Huge 600kg flightless bird dubbed the ‘Demon Duck of Doom’ once roamed Australia – as an ancient skull reveals its 1.5m-long HEAD that held tiny brain
- Dromornis stirtoni part of giant bird family dubbed ‘demon ducks of doom’
- The birds lived in northern Australia for millions of years and were flightless
- They had deformed, tiny brains despite their 3 metre tall, 600kg bodies
Researchers have discovered an enormous flightless bird with a squashed and deformed brain once roamed northern Australia.
The Dromornis stirtoni lived around seven million years ago and gradually evolved from the size of a modern brush turkey to 600kg and three metres tall.
The enormous bird – bigger than the average polar bear – could ‘kick the s*** out of predators’ and had a ‘massive powerful beak’, according to Professor Trevor Worthy from Adelaide‘s Flinder University.
‘It was easily the biggest thing in its environment,’ he said.
The Dromornis stirtoni lived around seven million years ago and evolved from the size of a modern brush turkey to an intimidating 600kg and three metres tall – and would have commanded respect from any predator
Dromornis stirtoni lived seven million years ago in northern Australia and would have looked very similar to this skeleton of its relative Dromornis planei
The bird is the latest species to be discovered in the Dromornithidae family – known as mihirungs by Indigenous people – and dubbed ‘demon ducks of doom or thunder birds’ by researchers.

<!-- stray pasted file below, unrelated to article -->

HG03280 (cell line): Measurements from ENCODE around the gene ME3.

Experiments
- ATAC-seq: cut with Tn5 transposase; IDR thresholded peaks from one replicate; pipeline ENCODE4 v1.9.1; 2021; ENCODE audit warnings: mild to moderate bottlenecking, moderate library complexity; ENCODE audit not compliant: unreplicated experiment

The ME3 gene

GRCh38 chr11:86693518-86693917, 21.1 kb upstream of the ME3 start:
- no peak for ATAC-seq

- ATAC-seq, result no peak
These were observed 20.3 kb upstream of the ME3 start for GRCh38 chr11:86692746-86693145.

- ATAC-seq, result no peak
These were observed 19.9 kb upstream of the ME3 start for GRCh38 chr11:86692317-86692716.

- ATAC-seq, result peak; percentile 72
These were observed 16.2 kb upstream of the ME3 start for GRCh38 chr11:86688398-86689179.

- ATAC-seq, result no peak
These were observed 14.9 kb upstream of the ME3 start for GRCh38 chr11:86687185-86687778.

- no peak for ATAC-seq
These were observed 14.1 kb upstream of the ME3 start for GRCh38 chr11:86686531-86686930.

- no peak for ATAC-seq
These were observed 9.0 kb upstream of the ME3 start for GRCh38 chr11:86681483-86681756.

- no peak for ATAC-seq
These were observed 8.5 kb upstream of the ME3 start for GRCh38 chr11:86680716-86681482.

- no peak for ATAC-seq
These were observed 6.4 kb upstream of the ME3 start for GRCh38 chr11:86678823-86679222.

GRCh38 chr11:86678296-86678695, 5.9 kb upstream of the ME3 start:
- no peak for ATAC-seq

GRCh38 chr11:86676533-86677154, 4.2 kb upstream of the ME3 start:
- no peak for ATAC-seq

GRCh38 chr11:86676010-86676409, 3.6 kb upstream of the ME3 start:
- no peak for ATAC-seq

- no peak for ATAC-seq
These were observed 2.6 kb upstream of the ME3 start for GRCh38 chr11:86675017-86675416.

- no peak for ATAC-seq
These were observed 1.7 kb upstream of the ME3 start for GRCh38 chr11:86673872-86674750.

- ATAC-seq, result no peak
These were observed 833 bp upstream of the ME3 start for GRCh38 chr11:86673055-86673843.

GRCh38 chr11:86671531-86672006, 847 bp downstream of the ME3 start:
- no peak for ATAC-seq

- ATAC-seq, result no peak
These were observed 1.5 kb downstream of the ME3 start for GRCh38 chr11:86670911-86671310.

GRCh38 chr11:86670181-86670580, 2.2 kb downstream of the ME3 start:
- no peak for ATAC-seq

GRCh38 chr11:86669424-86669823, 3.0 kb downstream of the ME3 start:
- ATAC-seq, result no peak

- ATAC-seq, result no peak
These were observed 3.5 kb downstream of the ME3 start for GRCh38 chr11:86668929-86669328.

The family briefly crossed over with early humans – who were probably responsible for its extinction about 50,000 years ago.
This bird’s head was massive – at over half a metre long – but an oddly-shaped skull meant it didn’t have much room for brain matter, so it was comparatively tiny for such a big body.
Despite its huge size and awesome defences, the bird ate only plants and leaves.
‘Over time, the skull was shortened and was pushed up a brick wall and compressed, basically it was deformed and squashed into a pancake shape,’ Professor Worthy said.
A relative of Dromornis stirtoni, Genyornis newtoni which is also part of the same family, dubbed by Flinders University researchers ‘the demon ducks of doom’
Flinders University researchers Warren Handley and Trevor Worthy with skull fragments of the ‘demon ducks of doom’
‘This bird had the largest skull but behind the massive bill was a weird cranium. To accommodate the muscles to wield this massive bill, the cranium had become taller and wider than it was long, and so the brain within was squeezed and flattened to fit.’
‘Together with their large, forward-facing eyes and very large bills, the shape of their brains and nerves suggested these birds likely had well-developed stereoscopic vision, or depth perception, and fed on a diet of soft leaves and fruit,’ said lead author, Flinders University researcher Dr Warren Handley.
‘The shape of their brains and nerves have told us a lot about their sensory capabilities, and something about their possible lifestyle which enabled these remarkable birds to live in the forests around river channels and lakes across Australia for an extremely long time.’